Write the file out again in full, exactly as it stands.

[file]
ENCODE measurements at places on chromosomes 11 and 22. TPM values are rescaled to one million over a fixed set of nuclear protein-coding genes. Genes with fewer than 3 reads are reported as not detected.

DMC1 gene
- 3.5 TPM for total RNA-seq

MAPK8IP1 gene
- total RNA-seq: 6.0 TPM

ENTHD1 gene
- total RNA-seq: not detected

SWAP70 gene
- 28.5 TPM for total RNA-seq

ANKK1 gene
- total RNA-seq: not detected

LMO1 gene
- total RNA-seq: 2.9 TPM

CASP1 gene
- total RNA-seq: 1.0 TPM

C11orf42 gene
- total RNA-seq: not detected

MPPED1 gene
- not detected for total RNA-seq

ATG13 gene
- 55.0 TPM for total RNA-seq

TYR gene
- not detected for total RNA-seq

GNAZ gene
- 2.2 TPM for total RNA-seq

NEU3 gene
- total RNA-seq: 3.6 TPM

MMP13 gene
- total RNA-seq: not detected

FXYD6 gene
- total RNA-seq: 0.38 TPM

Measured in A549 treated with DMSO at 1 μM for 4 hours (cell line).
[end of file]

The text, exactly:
ENCODE measurements at places on chromosomes 11 and 22. TPM values are rescaled to one million over a fixed set of nuclear protein-coding genes. Genes with fewer than 3 reads are reported as not detected.

DMC1 gene
- 3.5 TPM for total RNA-seq

MAPK8IP1 gene
- total RNA-seq: 6.0 TPM

ENTHD1 gene
- total RNA-seq: not detected

SWAP70 gene
- 28.5 TPM for total RNA-seq

ANKK1 gene
- total RNA-seq: not detected

LMO1 gene
- total RNA-seq: 2.9 TPM

CASP1 gene
- total RNA-seq: 1.0 TPM

C11orf42 gene
- total RNA-seq: not detected

MPPED1 gene
- not detected for total RNA-seq

ATG13 gene
- 55.0 TPM for total RNA-seq

TYR gene
- not detected for total RNA-seq

GNAZ gene
- 2.2 TPM for total RNA-seq

NEU3 gene
- total RNA-seq: 3.6 TPM

MMP13 gene
- total RNA-seq: not detected

FXYD6 gene
- total RNA-seq: 0.38 TPM

Measured in A549 treated with DMSO at 1 μM for 4 hours (cell line).